Friday, April 15, 2011

Book Review: The False Princess by Eilis O'Neal

This was a nice change of pace, as rather than a pauper turning into a princess, a princess turns into a pauper.
The False Princess by Eilis O'Neal

Source: Public Library

Rating:  4/5

Princess and heir to the throne of Thorvaldor, Nalia's led a privileged life at court. But everything changes when it's revealed, just after her sixteenth birthday, that she is a false princess, a stand-in for the real Nalia, who has been hidden away for her protection. Cast out with little more than the clothes on her back, the girl now called Sinda must leave behind the city of Vivaskari, her best friend, Keirnan, and the only life she's ever known.

Sinda is sent to live with her only surviving relative, an aunt who is a dyer in a distant village. She is a cold, scornful woman with little patience for her newfound niece, and Sinda proves inept at even the simplest tasks. But when Sinda discovers that magic runs through her veins - long-suppressed, dangerous magic that she must learn to control - she realizes that she can never learn to be a simple village girl.

Returning to Vivaskari for answers, Sinda finds her purpose as a wizard scribe, rediscovers the boy who saw her all along, and uncovers a secret that could change the course of Thorvaldor's history, forever. (Goodreads synopsis)

My Thoughts:
This was a nice change of pace, as rather than a pauper turning into a princess, a princess turns into a pauper. Seemed a little cruel though, the way the King and Queen simply turned out the girl they had treated like a daughter for 16 years. And Sinda (a homage to Cinderella?) wasn't your usual princess, as she was on the clumsy side and, having been raised a princess, could barely function in the real world. But she learns to stand up for herself, rather than keep on meekly accepting things. It isn't easy, and I liked that she made mistakes and was a little hard-headed, impulsive, and stubborn. Just like a real teenager!

Nalia learns that she is a false princess and that her real name is Sinda rather abruptly. One moment she is enjoying the day with her best friend, and the next she is in a carriage, on her way to live with an aunt she never knew existed. Her aunt is not a cruel woman, just one who is used to living alone and not really sure what to do with a new-found niece. She tries to teach Sinda, but a former princess is rather helpless when it comes to practical tasks such as cooking and cleaning. Sinda tries, but tends to break things due to her innate clumsiness. I really liked this about her, as most heroines are gorgeous, graceful stereotypes.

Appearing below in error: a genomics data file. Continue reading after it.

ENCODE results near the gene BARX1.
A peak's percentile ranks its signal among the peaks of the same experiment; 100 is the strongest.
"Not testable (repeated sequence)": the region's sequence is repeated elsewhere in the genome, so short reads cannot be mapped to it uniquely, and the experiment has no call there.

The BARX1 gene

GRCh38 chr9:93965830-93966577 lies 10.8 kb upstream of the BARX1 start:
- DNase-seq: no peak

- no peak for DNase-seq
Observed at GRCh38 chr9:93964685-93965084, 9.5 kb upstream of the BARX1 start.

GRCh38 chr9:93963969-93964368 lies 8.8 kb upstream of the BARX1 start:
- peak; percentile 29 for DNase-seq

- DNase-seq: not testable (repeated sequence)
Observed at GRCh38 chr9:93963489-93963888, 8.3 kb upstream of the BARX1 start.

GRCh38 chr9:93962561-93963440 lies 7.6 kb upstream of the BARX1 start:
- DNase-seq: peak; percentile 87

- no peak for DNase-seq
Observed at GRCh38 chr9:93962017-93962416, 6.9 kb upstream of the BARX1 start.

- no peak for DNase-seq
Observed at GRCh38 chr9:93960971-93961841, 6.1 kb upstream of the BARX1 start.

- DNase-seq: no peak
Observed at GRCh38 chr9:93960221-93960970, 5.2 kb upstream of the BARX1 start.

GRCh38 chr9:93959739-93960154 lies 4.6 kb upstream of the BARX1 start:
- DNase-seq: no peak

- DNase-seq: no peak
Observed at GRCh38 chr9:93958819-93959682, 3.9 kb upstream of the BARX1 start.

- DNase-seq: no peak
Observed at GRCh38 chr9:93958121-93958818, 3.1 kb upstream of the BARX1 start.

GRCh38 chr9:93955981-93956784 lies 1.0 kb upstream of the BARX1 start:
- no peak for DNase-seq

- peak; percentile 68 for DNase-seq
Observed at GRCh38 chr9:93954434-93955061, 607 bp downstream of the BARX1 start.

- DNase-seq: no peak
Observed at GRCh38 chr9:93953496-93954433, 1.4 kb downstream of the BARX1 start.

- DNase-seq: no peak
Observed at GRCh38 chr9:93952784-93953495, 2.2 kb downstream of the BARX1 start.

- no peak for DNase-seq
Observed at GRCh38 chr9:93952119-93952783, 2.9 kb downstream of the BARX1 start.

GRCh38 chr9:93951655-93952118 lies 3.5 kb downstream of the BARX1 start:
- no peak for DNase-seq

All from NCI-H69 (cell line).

Sinda learns that she has a talent for magic, but it's been hidden for so long due to the princess-spell that she is a danger to herself and others. She needs training and needs it fast, so she returns to the city, seeking help from the wizard's college. Unfortunately, as she is not of noble birth and has no money for tuition, they turn her away. Sinda really had no back-up plan, so is unsure what to do next.

The plot had a few too many coincidences for my taste, such as being in the right place at the right time to overhear something important or be noticed by the right person, but it didn't ruin the story for me. I liked most of the characters, but would have liked to have learned more about the other girls, but I understand that this was Sinda's story, so the focus needed to remain on her.

Gave this one a 4/5 as it was an enjoyable story with interesting characters and a nice twist. I really liked the whole reverse-princess idea, and the coincidences and character stereotypes didn't really take away from my enjoyment of the story. Would like to see what happens next, as I'm sure that Sinda has more adventures in her future!

1 comment:

  1. You gotta love a good story about an ex-princess. Thanks for the honest review!